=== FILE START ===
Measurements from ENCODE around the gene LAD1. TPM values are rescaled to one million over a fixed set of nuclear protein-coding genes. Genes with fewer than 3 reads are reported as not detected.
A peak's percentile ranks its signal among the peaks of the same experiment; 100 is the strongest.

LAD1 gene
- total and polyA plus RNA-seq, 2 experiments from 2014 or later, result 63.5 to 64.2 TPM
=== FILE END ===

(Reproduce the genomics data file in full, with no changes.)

Measurements from ENCODE around the gene LAD1. TPM values are rescaled to one million over a fixed set of nuclear protein-coding genes. Genes with fewer than 3 reads are reported as not detected.
A peak's percentile ranks its signal among the peaks of the same experiment; 100 is the strongest.

LAD1 gene
- total and polyA plus RNA-seq, 2 experiments from 2014 or later, result 63.5 to 64.2 TPM